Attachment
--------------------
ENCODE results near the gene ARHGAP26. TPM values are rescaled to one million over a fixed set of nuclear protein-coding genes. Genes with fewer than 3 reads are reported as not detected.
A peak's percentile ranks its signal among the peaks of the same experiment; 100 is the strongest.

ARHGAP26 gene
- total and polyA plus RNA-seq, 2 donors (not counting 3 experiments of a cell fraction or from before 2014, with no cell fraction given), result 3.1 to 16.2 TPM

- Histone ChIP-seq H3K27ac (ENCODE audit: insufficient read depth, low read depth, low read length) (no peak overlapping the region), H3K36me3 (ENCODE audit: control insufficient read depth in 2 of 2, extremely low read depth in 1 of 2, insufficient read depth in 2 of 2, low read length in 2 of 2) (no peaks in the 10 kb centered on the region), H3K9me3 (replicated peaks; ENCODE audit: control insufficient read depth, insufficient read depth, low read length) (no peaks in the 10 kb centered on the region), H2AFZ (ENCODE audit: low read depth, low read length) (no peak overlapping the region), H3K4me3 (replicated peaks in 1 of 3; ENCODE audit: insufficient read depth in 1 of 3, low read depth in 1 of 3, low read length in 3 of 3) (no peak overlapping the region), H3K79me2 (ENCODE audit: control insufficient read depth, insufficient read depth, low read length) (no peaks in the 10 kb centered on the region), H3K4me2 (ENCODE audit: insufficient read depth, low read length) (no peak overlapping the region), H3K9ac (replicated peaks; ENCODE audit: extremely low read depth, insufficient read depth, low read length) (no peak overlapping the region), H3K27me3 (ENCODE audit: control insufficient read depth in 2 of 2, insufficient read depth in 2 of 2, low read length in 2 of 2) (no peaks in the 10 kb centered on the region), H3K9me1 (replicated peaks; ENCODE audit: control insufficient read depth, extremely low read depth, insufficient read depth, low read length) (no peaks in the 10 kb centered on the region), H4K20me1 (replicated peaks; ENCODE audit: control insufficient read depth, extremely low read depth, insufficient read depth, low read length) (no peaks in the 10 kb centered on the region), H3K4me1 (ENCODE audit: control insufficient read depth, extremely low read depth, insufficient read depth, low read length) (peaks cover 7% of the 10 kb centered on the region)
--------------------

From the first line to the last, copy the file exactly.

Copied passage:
ENCODE results near the gene ARHGAP26. TPM values are rescaled to one million over a fixed set of nuclear protein-coding genes. Genes with fewer than 3 reads are reported as not detected.
A peak's percentile ranks its signal among the peaks of the same experiment; 100 is the strongest.

ARHGAP26 gene
- total and polyA plus RNA-seq, 2 donors (not counting 3 experiments of a cell fraction or from before 2014, with no cell fraction given), result 3.1 to 16.2 TPM

- Histone ChIP-seq H3K27ac (ENCODE audit: insufficient read depth, low read depth, low read length) (no peak overlapping the region), H3K36me3 (ENCODE audit: control insufficient read depth in 2 of 2, extremely low read depth in 1 of 2, insufficient read depth in 2 of 2, low read length in 2 of 2) (no peaks in the 10 kb centered on the region), H3K9me3 (replicated peaks; ENCODE audit: control insufficient read depth, insufficient read depth, low read length) (no peaks in the 10 kb centered on the region), H2AFZ (ENCODE audit: low read depth, low read length) (no peak overlapping the region), H3K4me3 (replicated peaks in 1 of 3; ENCODE audit: insufficient read depth in 1 of 3, low read depth in 1 of 3, low read length in 3 of 3) (no peak overlapping the region), H3K79me2 (ENCODE audit: control insufficient read depth, insufficient read depth, low read length) (no peaks in the 10 kb centered on the region), H3K4me2 (ENCODE audit: insufficient read depth, low read length) (no peak overlapping the region), H3K9ac (replicated peaks; ENCODE audit: extremely low read depth, insufficient read depth, low read length) (no peak overlapping the region), H3K27me3 (ENCODE audit: control insufficient read depth in 2 of 2, insufficient read depth in 2 of 2, low read length in 2 of 2) (no peaks in the 10 kb centered on the region), H3K9me1 (replicated peaks; ENCODE audit: control insufficient read depth, extremely low read depth, insufficient read depth, low read length) (no peaks in the 10 kb centered on the region), H4K20me1 (replicated peaks; ENCODE audit: control insufficient read depth, extremely low read depth, insufficient read depth, low read length) (no peaks in the 10 kb centered on the region), H3K4me1 (ENCODE audit: control insufficient read depth, extremely low read depth, insufficient read depth, low read length) (peaks cover 7% of the 10 kb centered on the region)